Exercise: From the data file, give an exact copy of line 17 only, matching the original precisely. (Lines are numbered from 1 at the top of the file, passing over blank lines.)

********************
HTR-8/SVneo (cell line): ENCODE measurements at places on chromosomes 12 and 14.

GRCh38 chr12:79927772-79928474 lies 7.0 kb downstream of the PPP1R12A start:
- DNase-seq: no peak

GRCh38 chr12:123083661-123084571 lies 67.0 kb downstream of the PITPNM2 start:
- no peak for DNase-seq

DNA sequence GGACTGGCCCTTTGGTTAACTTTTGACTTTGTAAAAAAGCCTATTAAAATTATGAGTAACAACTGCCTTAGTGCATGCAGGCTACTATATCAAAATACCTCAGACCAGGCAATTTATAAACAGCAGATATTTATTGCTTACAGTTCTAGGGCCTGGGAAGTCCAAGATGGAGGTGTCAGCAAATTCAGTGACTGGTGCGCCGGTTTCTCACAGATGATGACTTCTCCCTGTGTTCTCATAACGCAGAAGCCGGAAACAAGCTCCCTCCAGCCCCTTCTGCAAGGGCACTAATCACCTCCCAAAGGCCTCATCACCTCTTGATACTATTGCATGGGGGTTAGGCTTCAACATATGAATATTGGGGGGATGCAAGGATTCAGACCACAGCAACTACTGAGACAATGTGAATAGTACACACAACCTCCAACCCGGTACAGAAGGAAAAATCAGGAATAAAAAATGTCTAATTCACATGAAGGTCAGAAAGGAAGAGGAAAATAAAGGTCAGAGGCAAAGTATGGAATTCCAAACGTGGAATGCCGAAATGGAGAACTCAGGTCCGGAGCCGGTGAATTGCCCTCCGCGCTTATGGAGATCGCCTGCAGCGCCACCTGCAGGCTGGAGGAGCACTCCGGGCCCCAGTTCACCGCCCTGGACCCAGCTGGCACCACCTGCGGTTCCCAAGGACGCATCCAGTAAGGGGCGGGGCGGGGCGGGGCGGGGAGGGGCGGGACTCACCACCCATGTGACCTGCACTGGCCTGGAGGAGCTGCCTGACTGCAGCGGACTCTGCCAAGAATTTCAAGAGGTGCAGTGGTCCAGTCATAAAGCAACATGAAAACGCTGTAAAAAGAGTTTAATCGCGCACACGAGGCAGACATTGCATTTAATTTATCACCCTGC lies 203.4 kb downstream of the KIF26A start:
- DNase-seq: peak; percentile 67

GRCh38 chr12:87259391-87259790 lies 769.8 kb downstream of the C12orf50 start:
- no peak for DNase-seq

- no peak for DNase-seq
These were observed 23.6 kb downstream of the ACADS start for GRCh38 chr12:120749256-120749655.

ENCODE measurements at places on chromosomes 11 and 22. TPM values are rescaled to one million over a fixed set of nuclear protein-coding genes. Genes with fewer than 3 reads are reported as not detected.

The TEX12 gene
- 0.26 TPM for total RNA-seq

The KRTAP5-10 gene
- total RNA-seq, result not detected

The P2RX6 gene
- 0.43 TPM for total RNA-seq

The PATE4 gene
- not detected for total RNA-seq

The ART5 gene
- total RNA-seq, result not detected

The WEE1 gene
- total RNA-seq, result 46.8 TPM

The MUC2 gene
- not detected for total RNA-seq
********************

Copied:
The P2RX6 gene